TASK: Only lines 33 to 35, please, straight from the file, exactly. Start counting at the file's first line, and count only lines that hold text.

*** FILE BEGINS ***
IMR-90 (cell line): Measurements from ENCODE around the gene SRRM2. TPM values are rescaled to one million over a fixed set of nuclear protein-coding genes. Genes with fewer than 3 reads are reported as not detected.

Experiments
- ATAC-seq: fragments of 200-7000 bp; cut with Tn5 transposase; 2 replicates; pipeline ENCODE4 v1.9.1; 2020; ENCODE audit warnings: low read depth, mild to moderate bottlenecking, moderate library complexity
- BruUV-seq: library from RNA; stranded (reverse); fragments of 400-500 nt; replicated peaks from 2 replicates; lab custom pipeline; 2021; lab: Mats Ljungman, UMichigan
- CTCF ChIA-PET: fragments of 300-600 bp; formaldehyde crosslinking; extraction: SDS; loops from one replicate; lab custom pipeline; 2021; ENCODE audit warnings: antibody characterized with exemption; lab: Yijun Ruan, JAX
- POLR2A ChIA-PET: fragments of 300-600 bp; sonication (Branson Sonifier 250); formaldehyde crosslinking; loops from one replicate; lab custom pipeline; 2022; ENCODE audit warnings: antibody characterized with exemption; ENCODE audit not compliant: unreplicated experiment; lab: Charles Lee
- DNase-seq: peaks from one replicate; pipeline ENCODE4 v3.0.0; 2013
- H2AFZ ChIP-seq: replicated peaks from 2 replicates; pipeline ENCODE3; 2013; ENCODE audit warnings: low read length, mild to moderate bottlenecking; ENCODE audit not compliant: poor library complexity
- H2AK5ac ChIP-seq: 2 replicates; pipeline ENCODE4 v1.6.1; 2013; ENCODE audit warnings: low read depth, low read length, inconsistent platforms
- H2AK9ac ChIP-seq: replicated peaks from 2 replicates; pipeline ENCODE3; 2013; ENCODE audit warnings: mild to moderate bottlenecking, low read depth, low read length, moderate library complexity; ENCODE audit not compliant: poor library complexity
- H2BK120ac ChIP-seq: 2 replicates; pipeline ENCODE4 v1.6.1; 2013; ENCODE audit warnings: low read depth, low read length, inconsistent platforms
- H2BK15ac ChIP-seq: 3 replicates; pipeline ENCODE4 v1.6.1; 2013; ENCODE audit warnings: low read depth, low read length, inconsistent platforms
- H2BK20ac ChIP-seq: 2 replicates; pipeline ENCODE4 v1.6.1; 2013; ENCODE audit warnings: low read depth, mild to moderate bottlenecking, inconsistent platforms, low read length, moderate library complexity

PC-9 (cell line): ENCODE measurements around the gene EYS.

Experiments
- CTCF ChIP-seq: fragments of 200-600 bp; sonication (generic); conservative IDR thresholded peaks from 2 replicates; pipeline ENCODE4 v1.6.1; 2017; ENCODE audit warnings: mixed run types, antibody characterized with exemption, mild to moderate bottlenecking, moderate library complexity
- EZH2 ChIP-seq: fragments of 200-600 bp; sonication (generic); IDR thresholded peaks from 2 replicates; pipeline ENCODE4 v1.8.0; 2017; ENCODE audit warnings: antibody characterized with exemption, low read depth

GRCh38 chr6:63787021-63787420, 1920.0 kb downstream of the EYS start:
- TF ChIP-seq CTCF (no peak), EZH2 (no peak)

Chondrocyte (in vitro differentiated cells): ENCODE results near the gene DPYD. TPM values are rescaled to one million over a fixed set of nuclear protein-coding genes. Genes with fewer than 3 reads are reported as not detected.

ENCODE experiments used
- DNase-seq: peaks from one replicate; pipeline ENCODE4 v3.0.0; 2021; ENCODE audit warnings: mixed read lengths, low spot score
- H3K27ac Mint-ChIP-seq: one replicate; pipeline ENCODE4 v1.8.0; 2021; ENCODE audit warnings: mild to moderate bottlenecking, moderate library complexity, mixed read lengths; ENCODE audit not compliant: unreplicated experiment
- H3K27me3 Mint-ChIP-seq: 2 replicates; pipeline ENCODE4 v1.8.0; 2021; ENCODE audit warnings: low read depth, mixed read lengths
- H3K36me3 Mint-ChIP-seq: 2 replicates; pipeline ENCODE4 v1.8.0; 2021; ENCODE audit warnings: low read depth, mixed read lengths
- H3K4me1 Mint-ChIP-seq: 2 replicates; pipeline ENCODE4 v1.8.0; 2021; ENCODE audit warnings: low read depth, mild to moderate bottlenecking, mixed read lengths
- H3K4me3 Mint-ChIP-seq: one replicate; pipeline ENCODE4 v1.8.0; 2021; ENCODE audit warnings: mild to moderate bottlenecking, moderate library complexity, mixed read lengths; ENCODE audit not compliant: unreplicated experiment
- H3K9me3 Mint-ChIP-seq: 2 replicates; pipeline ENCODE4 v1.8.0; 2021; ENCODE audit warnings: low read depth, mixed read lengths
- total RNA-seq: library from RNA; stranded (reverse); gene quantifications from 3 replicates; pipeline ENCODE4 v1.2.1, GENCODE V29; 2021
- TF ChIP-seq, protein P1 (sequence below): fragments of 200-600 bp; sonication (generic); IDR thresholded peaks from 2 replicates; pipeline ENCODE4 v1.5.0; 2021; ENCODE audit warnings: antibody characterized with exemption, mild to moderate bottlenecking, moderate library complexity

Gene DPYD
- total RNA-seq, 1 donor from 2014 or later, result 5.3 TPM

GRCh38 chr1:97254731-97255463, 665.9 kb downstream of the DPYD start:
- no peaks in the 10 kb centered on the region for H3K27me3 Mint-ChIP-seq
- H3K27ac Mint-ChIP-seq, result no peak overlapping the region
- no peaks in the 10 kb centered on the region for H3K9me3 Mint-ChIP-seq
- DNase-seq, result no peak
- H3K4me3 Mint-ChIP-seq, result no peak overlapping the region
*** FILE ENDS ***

GRCh38 chr1:97254731-97255463, 665.9 kb downstream of the DPYD start:
- no peaks in the 10 kb centered on the region for H3K27me3 Mint-ChIP-seq
- H3K27ac Mint-ChIP-seq, result no peak overlapping the region